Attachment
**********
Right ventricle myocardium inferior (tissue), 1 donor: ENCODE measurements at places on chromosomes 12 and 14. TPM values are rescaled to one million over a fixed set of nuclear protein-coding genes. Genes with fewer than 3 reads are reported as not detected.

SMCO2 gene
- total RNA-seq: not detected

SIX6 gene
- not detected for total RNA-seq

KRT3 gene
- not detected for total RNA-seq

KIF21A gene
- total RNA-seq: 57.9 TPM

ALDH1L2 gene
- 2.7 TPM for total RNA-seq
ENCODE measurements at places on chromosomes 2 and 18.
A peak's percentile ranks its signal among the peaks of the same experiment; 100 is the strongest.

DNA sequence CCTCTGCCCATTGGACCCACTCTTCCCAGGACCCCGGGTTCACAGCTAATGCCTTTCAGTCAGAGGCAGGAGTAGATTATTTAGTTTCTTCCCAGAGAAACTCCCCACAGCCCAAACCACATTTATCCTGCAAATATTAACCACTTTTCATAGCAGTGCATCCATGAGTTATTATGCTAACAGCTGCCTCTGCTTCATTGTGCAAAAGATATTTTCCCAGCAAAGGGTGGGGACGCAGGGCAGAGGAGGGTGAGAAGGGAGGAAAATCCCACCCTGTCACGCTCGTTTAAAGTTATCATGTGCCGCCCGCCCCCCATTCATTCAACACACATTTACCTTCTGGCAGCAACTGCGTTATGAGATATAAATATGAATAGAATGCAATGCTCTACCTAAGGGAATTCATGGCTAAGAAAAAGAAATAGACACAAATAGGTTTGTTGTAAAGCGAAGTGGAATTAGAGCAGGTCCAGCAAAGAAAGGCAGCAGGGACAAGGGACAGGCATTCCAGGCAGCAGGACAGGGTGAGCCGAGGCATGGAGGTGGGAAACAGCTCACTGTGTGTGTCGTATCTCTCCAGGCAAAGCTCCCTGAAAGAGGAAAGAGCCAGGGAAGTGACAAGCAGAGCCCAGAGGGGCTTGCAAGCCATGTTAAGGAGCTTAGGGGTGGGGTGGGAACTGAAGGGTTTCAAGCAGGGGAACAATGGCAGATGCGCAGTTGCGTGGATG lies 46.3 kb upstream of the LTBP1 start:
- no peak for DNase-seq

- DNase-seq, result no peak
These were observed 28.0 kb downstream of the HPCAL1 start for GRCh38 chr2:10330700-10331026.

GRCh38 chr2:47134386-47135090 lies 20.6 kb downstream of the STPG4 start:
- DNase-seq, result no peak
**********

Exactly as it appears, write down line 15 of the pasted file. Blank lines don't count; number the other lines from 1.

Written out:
- no peak for DNase-seq